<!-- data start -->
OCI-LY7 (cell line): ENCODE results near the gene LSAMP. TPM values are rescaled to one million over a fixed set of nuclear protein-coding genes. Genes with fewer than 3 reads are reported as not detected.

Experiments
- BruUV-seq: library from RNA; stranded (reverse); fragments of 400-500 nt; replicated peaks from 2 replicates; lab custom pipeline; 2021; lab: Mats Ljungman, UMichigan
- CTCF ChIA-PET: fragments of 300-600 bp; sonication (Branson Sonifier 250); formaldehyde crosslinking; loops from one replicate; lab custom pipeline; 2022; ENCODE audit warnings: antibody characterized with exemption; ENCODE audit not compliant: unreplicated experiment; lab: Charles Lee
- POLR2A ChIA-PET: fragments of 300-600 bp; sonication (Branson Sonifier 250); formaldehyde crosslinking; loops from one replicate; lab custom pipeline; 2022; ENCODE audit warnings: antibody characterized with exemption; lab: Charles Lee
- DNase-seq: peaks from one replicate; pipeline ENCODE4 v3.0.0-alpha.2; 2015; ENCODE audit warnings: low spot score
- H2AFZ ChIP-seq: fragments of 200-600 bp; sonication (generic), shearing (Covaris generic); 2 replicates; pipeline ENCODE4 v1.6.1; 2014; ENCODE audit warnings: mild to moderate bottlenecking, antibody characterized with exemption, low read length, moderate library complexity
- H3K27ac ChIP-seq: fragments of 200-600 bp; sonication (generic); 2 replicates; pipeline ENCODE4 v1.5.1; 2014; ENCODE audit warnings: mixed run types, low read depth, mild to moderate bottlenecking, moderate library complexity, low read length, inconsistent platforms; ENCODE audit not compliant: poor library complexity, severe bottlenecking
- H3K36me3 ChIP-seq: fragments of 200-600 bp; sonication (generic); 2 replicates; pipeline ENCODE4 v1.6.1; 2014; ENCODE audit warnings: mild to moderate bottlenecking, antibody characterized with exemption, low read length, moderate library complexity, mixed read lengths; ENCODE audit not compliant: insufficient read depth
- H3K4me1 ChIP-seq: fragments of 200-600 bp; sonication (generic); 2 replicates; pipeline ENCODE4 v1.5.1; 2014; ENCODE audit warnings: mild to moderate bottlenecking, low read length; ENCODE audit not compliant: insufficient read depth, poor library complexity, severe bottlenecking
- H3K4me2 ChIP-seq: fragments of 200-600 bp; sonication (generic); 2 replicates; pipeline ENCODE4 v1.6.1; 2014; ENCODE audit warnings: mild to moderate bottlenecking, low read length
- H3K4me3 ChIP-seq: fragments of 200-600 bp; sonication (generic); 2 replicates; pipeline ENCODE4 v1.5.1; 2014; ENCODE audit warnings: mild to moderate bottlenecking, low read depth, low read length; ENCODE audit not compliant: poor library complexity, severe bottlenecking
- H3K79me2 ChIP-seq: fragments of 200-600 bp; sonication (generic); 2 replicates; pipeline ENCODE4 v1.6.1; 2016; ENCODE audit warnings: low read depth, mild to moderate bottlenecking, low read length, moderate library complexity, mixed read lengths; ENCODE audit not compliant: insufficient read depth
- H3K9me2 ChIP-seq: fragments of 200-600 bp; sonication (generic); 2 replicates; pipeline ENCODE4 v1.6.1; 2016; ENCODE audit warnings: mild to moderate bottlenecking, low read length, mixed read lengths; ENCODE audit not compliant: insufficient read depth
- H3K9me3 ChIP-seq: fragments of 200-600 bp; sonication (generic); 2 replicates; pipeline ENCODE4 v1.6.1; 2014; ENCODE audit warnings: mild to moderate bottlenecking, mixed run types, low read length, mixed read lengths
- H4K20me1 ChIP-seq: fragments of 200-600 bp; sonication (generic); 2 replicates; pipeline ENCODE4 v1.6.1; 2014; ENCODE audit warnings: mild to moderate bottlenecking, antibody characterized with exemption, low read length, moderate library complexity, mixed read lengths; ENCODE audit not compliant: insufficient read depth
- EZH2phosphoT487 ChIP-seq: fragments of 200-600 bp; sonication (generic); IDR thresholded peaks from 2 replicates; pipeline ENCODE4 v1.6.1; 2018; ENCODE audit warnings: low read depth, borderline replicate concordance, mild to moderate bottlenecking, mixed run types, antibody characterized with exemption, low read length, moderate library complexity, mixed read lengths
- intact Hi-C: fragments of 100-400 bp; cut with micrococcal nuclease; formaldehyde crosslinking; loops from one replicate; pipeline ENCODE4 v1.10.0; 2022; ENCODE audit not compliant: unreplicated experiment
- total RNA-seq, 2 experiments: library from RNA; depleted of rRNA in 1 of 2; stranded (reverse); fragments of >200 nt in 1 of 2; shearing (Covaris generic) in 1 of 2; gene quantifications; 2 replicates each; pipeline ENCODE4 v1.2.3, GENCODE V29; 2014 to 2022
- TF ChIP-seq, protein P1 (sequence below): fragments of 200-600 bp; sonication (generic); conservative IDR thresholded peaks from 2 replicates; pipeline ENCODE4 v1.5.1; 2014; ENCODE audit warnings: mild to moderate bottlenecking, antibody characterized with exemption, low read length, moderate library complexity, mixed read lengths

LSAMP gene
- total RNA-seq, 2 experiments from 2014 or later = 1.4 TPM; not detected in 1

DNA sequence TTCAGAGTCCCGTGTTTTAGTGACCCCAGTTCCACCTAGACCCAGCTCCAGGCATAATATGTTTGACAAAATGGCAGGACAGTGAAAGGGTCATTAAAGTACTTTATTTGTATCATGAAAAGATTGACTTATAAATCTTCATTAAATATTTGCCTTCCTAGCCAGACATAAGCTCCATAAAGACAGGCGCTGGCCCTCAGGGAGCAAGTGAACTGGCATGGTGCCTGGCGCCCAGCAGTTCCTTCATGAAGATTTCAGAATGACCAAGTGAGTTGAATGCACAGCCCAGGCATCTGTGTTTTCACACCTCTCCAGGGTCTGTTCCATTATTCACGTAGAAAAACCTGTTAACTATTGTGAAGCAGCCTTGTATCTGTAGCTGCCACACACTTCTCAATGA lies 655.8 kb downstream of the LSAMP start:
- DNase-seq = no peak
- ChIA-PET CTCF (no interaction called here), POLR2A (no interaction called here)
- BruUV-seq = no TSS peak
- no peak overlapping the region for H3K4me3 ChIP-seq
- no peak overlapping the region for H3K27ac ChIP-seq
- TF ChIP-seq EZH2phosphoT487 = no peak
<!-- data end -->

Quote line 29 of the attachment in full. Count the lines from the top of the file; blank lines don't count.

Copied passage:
- TF ChIP-seq EZH2phosphoT487 = no peak